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Water as a cultural symbol

Why water is of such an importance in some cultures?

Most cultures were born and grew up around the water. That is why people understood its power since very early: either when it was giving life, either when it took life back.

One of these cultures is Greece. And as it is normal, water and its significance is imprinted everywhere: in mythology, philosophy, religion, customs and traditions. Water, cleaning and purifying , life-giving, neat and clear, calm and impetuous, gives life to all humans. And sometimes it appears as a threat, vengeful and deadly, black and static, full of risks.

Nowadays we don’t believe anymore in various deities of the water. However, through the customs, the rituals and the habits which travel with people in time, it is easy to understand the magical power and influence of the water on the human being.

Traditions and beliefs which are related with water …

Water is free

In some areas of Greece, there was an old custom when somebody departs for a travel to pour water in front of him in order for his way to be open (/free),  and his travel unobstructed like the way water travels.

In other areas,  when a woman is ready to give birth, people  sprinkle her with water in order for the baby to come easy, exactly as water runs.

Water is purifying

In some cases, after the death of a person, people clean the whole house with water, and those who participate in the funeral must wash their hands. This is because  of the  belief that water has purification properties.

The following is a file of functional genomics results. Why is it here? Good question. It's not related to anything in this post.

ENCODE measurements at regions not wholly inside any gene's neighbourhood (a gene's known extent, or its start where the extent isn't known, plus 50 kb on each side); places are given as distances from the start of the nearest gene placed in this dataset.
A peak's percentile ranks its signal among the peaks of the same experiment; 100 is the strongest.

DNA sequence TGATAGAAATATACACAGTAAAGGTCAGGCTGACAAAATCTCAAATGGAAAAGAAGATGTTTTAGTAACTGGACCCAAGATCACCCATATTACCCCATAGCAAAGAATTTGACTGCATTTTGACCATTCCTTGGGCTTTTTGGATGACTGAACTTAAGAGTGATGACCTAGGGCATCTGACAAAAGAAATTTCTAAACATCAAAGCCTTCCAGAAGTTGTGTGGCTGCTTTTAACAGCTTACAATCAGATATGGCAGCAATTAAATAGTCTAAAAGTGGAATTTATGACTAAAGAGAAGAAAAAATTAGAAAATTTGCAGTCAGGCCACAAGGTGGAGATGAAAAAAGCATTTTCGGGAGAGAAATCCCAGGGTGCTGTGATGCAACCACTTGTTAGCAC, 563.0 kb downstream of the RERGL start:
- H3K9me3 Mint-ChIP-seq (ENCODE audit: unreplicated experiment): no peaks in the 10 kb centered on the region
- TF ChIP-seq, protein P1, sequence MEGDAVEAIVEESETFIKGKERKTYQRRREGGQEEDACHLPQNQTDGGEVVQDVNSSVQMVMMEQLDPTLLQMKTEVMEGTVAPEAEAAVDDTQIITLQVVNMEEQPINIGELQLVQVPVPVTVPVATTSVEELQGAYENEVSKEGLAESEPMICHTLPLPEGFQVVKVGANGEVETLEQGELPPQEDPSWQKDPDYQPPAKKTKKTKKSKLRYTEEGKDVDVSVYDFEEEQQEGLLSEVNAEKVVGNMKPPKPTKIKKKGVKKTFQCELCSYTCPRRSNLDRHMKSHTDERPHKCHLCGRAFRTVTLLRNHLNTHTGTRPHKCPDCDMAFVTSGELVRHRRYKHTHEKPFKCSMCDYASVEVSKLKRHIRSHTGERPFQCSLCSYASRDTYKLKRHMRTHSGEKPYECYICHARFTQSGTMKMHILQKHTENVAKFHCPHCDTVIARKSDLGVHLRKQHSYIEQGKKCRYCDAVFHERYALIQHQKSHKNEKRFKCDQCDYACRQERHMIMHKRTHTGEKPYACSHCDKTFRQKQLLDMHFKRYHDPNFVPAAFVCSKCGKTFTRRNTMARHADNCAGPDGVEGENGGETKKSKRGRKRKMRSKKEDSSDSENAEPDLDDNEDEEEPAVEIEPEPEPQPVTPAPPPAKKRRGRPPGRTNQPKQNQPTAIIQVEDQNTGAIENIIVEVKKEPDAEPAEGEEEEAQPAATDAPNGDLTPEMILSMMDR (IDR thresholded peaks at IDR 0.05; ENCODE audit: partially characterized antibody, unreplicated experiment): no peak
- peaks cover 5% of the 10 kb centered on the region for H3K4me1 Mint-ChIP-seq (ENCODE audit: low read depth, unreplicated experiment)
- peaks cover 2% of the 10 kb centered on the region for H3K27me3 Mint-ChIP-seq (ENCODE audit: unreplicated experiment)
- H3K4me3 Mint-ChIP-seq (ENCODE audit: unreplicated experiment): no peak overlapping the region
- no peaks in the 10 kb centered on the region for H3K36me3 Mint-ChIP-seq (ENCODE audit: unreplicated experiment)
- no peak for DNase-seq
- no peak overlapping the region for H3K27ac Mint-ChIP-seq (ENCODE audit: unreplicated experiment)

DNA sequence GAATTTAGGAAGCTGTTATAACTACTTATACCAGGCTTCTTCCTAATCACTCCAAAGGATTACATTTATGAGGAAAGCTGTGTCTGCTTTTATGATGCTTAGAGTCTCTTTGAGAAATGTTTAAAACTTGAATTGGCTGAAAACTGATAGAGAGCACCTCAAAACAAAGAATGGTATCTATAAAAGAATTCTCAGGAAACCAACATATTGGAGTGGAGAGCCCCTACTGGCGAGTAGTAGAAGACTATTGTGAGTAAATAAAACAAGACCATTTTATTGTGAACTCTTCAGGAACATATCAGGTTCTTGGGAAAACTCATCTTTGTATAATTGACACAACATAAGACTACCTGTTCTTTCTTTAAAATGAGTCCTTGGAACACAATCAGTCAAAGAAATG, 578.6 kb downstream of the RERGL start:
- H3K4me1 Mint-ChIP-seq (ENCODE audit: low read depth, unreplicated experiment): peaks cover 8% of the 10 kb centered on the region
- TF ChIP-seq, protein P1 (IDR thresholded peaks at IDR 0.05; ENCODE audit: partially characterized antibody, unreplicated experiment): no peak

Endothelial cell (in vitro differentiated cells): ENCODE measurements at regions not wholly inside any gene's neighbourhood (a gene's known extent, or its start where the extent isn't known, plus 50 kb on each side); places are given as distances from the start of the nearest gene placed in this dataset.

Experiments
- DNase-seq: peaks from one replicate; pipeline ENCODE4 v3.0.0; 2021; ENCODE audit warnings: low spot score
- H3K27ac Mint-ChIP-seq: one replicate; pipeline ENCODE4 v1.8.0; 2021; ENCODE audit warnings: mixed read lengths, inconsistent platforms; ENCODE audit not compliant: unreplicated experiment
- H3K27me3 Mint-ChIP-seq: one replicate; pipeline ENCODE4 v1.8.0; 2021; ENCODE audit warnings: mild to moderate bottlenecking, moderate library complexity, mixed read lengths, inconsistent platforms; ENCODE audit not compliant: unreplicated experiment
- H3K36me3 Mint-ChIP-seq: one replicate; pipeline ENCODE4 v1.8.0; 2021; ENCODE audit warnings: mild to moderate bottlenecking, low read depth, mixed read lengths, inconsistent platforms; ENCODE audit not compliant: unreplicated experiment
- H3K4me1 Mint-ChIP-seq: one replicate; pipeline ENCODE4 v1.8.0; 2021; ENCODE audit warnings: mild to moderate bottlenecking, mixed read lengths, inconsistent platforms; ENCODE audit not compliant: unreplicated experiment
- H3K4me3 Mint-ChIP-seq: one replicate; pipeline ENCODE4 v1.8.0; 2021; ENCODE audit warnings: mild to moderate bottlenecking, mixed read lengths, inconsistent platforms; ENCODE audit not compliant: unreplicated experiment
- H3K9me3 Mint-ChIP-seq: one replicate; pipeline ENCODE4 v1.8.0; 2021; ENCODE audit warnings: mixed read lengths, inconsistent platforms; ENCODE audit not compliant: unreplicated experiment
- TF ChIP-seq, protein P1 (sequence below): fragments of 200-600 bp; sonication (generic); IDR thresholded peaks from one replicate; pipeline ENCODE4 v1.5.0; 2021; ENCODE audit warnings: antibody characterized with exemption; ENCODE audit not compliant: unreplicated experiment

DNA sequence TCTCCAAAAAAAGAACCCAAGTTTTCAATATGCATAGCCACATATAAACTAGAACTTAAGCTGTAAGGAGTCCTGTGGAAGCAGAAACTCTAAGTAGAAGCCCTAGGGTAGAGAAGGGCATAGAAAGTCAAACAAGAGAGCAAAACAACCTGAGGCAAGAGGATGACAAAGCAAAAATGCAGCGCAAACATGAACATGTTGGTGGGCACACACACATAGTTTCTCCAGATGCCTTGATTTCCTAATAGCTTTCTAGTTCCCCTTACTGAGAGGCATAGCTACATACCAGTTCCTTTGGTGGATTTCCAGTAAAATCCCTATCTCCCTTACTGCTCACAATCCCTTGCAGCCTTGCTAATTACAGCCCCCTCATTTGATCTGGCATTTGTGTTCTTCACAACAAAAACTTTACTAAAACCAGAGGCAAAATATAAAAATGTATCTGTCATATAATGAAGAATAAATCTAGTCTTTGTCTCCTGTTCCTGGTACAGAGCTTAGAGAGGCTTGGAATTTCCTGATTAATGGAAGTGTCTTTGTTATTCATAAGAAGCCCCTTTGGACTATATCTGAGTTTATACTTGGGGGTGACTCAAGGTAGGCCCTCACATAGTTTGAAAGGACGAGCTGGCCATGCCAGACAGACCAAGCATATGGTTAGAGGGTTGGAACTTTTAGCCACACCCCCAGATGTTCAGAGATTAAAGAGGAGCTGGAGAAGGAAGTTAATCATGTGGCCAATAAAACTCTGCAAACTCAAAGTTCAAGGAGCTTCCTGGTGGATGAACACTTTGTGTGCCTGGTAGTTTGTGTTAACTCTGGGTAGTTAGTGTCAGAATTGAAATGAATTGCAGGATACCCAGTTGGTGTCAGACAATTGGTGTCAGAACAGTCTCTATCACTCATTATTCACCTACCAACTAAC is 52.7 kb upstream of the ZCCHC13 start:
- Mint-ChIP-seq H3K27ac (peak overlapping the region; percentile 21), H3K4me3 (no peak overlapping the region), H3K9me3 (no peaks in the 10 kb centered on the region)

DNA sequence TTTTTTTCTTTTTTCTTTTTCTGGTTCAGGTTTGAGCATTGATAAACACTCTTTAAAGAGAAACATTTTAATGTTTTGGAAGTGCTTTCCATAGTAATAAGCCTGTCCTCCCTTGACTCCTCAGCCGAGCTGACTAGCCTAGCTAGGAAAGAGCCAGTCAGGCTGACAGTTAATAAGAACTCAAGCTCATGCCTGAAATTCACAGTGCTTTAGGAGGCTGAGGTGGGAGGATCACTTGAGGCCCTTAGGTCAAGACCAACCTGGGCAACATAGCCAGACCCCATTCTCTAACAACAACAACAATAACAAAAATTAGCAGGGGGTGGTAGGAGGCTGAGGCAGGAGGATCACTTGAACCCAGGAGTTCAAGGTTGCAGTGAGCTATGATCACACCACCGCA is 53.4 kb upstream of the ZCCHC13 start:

Water protects and is immortal

Water however is considered to have also healing properties. So,  people  used to sprinkle someone with water as they believed that this way he is protected from “evil eye”.

The  “immortal water”, which is a main characteristic in fairy tales and folk songs, is considered to be able to  bring somebody back to life or to make him immortal.

Water brings luck

Years ago it was a tradition that a bride, next day after the wedding,  would go to the water well to take fresh water.  There, she should leave a little bit of money or a small bun for the spirit of the water. At the same moment she would make a wish for the goods to run in her new house as the water runs.

Exactly the same tradition was customary in the beginning of the year. Then the young girls used to go before dawn to the water well

in order to bring home the “Unspeakable Water”. They had given the water this name because on their way they didn’t talk to anyone. Only when they came back home and they had sprinkled all the corners of the house and the members of their family, only then they talked again making wishes for the new year. As long as they were at the spring, they needed to  offer a few seeds or a sweet to the fairy of the water and make their wishes for health and happiness at their home.

Water sleeps

According to a very old belief, certain hours the water is asleep.  In this case, somebody must not talk and if he wants to drink, he should first stirr the water with his hand in order to “wake it up”.

Water gives signs for the future

Water also had the ability to give signs for the future. There are a lot of customs connected to this belief, like the ones we still encounter on the name day of Saint John Klidonas, when water gives signs to young girls for the man they will get married.


                                          © Lato,
Het Griekse Taal– & CultuurCentrum van Amsterdam

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